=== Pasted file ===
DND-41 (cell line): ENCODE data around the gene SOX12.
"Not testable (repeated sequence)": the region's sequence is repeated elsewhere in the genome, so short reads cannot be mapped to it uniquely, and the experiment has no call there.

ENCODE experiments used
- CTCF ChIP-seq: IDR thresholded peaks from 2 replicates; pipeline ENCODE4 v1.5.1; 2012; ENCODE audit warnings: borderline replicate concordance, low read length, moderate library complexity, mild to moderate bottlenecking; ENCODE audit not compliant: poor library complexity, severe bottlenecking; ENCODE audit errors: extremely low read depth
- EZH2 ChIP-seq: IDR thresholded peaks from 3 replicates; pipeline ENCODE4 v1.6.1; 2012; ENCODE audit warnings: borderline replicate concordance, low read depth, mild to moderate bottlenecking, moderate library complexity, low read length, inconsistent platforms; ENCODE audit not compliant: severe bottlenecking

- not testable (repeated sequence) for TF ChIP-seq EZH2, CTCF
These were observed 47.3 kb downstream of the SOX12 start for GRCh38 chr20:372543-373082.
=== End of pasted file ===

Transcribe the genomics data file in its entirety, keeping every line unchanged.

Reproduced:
DND-41 (cell line): ENCODE data around the gene SOX12.
"Not testable (repeated sequence)": the region's sequence is repeated elsewhere in the genome, so short reads cannot be mapped to it uniquely, and the experiment has no call there.

ENCODE experiments used
- CTCF ChIP-seq: IDR thresholded peaks from 2 replicates; pipeline ENCODE4 v1.5.1; 2012; ENCODE audit warnings: borderline replicate concordance, low read length, moderate library complexity, mild to moderate bottlenecking; ENCODE audit not compliant: poor library complexity, severe bottlenecking; ENCODE audit errors: extremely low read depth
- EZH2 ChIP-seq: IDR thresholded peaks from 3 replicates; pipeline ENCODE4 v1.6.1; 2012; ENCODE audit warnings: borderline replicate concordance, low read depth, mild to moderate bottlenecking, moderate library complexity, low read length, inconsistent platforms; ENCODE audit not compliant: severe bottlenecking

- not testable (repeated sequence) for TF ChIP-seq EZH2, CTCF
These were observed 47.3 kb downstream of the SOX12 start for GRCh38 chr20:372543-373082.